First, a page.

Speaking of magnificent cowards, it was nice to see Madeleine get her shit together. That was definitely not something I expected. I really liked her sentiment at the end about the idea of a future being addicting. That part resonated with me. It's the same mindset that gets me through rough bouts of depression.

I couldn't stand Asmodeus in the last book, but was actually cheering for him in this one. I like what Thuan did to him, curious to see how that will play out. (I really hope there's a third book!) There's also the dynamic between Philippe and Isabelle that will be interesting to watch develop.

Okay, now for a definite spoiler. Look away! I was really shocked that none of the main characters died! Not even Berith! I thought for sure she'd be toast. It was such a nice, warm fuzzy ending! Which is odd considering how cold and prickly the rest of the book is. And yet the ending fit in well with the rest. But in the event of a third book, I expect all the warm fuzzies to go to shit pretty quickly.

Okay, that's it. Go read this series.


Binti: Home

It's hard for me to properly talk about this book without spoilers. It's hard to talk about when it's not really a complete, stand-alone entity the way the first book was. The first book felt like it needed more, but it was also self-contained. This one's got a cliffhanger ending that's got me really looking forward to the release of Night Masquerade.

So this book is excellent and you should read it (but only after you read Binti first). And now I'm just going to talk about lots of spoilers. 

In this one, Binti goes home (as the title indicates) and brings her Meduse friend Okwu with her. Things don't go nearly as smoothly as she anticipates (because it wouldn't be a story if nothing went wrong). Okwu nearly starts a war moments after they arrive on Earth. Binti argues frequently with her family until the Desert People come to take her away for a few days.

This journey is about self-discovery and identity, as Binti learns more about her heritage and about the effect having Meduse DNA is having on her. It's really cool to see Binti go through the process, and I'm curious to see the effect it has on her in the next book. But I want to know more about Okwu and hope its fate isn't as her father says.

We don't know nearly as much about Okwu as we do about Binti. Okwu is seen only in its connection to Binti, but it's still really cool. I want to see more. I love their interaction. So I really hope this isn't it for Okwu! I'll have to wait until January to find out. *sobs*



I wanted to like this book. Because unicorns. It was recommended to me in the same breath as The Last Unicorn (but as a stark contrast, which is accurate). I knew about the weird ending going into the book, and still found the ending out of left field and, frankly, stupid.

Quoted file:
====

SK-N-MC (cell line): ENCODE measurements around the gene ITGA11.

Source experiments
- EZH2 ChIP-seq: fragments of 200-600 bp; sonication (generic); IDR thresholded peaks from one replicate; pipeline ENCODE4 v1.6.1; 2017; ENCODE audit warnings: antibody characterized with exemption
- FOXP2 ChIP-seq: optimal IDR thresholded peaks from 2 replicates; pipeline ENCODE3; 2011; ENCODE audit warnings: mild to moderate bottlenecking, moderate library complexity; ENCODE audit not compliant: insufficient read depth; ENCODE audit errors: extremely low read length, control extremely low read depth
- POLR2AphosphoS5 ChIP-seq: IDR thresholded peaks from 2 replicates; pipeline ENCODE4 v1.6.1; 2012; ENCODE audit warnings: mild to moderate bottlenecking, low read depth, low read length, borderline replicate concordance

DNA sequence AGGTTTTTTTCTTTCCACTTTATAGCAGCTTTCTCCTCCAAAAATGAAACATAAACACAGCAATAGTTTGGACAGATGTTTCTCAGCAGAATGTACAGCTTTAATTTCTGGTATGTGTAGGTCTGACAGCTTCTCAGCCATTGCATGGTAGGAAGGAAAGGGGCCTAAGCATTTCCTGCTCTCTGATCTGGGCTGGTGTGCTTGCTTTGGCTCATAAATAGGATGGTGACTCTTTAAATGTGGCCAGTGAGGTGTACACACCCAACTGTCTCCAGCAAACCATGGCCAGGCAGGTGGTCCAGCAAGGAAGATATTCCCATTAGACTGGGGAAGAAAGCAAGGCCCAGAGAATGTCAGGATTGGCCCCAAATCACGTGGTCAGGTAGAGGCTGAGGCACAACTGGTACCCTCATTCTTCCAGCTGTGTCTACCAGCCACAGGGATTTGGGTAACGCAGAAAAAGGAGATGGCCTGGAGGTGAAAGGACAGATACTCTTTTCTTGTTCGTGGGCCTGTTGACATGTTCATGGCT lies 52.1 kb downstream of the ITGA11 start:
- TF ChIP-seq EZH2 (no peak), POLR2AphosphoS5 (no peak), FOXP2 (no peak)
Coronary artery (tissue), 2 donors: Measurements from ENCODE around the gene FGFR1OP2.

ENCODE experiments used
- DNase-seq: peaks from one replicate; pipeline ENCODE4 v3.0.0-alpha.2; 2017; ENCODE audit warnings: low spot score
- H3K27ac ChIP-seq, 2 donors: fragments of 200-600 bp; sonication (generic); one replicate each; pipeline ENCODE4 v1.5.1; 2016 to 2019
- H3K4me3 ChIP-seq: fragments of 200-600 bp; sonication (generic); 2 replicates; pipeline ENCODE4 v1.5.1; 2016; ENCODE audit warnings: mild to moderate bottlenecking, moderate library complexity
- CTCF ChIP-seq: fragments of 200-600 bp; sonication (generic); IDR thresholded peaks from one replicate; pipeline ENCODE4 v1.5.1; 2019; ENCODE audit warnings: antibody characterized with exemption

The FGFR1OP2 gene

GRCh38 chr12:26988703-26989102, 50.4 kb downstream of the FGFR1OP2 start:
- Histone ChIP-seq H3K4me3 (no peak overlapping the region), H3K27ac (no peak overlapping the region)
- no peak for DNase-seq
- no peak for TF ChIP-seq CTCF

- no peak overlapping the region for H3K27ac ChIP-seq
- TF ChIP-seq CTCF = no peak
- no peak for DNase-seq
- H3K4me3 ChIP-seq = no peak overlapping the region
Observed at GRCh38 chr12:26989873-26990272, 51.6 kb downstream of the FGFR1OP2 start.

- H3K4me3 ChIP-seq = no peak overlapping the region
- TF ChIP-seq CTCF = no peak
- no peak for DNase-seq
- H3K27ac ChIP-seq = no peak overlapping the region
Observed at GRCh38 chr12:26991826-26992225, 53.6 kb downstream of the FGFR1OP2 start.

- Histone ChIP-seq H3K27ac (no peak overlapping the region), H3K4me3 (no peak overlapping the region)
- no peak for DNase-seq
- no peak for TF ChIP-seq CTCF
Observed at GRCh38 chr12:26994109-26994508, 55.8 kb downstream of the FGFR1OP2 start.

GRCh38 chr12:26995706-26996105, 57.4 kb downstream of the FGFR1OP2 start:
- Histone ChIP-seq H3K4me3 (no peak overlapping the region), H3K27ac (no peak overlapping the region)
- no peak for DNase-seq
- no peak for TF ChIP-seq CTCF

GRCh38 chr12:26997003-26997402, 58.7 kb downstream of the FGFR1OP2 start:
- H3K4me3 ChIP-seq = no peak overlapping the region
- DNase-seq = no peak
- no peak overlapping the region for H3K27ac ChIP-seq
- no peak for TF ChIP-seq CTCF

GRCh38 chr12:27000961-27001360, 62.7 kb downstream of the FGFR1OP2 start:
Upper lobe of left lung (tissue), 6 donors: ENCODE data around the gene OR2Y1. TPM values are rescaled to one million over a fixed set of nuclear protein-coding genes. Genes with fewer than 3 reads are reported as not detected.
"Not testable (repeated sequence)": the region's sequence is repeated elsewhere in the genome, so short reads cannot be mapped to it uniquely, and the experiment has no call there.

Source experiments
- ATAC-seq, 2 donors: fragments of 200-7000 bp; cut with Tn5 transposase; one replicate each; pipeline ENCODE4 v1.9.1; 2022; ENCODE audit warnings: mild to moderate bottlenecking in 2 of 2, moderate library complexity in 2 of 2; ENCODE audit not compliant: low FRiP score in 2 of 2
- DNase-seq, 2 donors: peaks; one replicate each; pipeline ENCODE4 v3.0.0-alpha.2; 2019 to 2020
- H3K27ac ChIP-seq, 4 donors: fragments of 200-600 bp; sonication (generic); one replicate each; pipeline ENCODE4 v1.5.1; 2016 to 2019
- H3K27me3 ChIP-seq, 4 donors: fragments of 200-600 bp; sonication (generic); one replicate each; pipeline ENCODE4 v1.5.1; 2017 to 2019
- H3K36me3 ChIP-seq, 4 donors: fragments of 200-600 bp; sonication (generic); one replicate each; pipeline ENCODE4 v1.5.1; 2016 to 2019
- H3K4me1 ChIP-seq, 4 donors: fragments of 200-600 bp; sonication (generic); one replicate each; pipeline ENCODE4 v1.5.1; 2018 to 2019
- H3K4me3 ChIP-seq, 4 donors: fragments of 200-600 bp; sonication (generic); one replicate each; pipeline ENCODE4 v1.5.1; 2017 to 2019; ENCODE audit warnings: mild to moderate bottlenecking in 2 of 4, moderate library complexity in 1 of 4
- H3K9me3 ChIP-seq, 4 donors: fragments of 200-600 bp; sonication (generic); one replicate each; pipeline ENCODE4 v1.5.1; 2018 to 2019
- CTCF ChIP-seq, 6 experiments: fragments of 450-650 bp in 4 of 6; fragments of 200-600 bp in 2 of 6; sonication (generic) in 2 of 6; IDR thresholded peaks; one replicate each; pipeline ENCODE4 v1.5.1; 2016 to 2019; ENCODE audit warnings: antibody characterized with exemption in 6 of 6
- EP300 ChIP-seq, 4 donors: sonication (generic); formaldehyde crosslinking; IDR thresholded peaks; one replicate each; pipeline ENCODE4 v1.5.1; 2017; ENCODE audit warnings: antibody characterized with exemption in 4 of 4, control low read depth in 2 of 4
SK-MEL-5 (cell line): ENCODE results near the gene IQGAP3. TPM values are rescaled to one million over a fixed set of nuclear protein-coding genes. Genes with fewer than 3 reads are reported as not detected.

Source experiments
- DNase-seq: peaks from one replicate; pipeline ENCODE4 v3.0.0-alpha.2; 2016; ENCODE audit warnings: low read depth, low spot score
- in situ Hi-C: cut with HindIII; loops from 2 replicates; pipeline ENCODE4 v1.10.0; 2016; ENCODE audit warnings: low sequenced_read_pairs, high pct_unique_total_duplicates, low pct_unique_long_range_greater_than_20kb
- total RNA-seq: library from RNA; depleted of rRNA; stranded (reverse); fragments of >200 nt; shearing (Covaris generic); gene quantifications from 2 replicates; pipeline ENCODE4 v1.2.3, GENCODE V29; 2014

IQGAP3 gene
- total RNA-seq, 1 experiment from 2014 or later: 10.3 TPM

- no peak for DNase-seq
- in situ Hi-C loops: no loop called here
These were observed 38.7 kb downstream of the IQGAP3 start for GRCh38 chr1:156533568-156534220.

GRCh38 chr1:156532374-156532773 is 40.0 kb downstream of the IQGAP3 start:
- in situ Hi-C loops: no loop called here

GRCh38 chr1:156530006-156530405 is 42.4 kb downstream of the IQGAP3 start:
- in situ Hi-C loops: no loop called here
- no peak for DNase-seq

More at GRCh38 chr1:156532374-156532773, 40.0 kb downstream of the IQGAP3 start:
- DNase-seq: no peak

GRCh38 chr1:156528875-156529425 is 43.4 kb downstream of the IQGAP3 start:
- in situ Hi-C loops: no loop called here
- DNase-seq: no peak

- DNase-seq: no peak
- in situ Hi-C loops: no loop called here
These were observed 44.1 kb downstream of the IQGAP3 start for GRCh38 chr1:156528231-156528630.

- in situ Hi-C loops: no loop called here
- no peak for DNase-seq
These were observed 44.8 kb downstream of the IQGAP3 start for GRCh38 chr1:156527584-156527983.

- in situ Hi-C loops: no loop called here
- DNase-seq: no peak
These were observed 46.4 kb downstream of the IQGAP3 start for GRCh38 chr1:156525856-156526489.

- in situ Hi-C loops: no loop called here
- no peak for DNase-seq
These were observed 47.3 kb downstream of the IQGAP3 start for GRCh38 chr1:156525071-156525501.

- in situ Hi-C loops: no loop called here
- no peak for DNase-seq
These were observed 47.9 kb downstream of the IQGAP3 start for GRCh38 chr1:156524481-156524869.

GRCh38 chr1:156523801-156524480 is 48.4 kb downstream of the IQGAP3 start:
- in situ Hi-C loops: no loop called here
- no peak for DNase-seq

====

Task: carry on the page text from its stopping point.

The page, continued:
This was very close to being a good book. It almost stuck the landing. But then got trampled by unicorns. (I wish that was a metaphor.)

If I had read everything but the final chapter, I'm pretty sure I'd have liked this a lot more. But endings are everything.

Still, it's a pretty good read examining some hot-button issues: teen suicide, teen sexuality, the queer community in a conservative town. There are some really powerful moments in how the different characters react to Patrick's death. There are a lot of unlikeable characters, but I thought they were still handled in a compelling way.

And despite being told how this book ends, I was certain that "monoceros" and the unicorn theme running throughout was a metaphor. That Suzette, the drag queen, was the real (metaphorical) unicorn in this book. If it had ended with the penultimate chapter where Faraday makes peace with Patrick's death and embraces her weirdness, this could have been pure magic.

But. And here's the ending spoiler (look away!)... The unicorn thing is not a metaphor. And not only is it not a metaphor, but it's stupid and nonsensical. And while some would argue that the set up was there, I say it wasn't. Not really. The set up for that last piece of garbage chapter was constantly negated in a reasonable, plausible way.

So even knowing that the unicorns really were coming for Faraday, when I got to that last chapter at the end, my reaction was still "What the fuck is this hot trash?"

I can only recommend reading this book if you skip the final chapter. CanLit is so fucking stupid and this is why I never read it.